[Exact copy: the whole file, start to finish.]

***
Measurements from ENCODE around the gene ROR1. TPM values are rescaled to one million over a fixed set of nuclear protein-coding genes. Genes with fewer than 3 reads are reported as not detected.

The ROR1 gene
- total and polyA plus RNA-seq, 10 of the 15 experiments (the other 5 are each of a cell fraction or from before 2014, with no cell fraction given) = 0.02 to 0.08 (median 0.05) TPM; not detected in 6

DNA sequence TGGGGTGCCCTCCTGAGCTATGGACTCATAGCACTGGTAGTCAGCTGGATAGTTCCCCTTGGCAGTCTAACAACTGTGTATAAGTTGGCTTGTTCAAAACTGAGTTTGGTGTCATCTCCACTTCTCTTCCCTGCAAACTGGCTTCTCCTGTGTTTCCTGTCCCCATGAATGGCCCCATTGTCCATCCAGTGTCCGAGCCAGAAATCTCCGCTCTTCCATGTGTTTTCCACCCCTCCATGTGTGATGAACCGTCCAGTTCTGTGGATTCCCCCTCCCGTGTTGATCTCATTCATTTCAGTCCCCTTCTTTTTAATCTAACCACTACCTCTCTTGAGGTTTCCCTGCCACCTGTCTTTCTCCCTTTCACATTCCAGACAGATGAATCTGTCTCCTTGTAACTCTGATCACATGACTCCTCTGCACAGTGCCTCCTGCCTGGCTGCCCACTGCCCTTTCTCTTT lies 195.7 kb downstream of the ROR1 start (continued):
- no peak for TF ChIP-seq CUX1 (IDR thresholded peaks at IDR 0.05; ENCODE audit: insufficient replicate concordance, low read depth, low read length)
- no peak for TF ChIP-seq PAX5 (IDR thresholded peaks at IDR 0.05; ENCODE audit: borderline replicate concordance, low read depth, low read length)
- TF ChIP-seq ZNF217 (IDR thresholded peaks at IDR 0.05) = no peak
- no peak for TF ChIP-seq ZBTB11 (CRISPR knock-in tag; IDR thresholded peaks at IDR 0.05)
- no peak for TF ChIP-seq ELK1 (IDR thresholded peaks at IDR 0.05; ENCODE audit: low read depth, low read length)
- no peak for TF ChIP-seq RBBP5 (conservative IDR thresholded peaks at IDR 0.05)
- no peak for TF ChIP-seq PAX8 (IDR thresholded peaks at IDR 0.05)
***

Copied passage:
Measurements from ENCODE around the gene ROR1. TPM values are rescaled to one million over a fixed set of nuclear protein-coding genes. Genes with fewer than 3 reads are reported as not detected.

The ROR1 gene
- total and polyA plus RNA-seq, 10 of the 15 experiments (the other 5 are each of a cell fraction or from before 2014, with no cell fraction given) = 0.02 to 0.08 (median 0.05) TPM; not detected in 6

DNA sequence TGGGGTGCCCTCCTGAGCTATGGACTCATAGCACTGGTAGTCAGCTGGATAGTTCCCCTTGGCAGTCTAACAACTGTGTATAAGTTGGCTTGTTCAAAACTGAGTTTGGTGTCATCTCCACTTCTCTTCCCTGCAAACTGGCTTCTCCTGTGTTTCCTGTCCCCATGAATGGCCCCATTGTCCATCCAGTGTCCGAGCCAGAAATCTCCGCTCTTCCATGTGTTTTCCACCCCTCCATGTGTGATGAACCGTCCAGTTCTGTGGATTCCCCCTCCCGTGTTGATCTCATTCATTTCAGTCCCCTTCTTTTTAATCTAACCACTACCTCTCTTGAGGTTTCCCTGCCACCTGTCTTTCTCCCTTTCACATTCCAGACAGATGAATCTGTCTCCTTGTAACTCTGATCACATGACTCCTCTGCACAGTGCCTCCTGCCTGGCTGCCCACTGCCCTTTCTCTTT lies 195.7 kb downstream of the ROR1 start (continued):
- no peak for TF ChIP-seq CUX1 (IDR thresholded peaks at IDR 0.05; ENCODE audit: insufficient replicate concordance, low read depth, low read length)
- no peak for TF ChIP-seq PAX5 (IDR thresholded peaks at IDR 0.05; ENCODE audit: borderline replicate concordance, low read depth, low read length)
- TF ChIP-seq ZNF217 (IDR thresholded peaks at IDR 0.05) = no peak
- no peak for TF ChIP-seq ZBTB11 (CRISPR knock-in tag; IDR thresholded peaks at IDR 0.05)
- no peak for TF ChIP-seq ELK1 (IDR thresholded peaks at IDR 0.05; ENCODE audit: low read depth, low read length)
- no peak for TF ChIP-seq RBBP5 (conservative IDR thresholded peaks at IDR 0.05)
- no peak for TF ChIP-seq PAX8 (IDR thresholded peaks at IDR 0.05)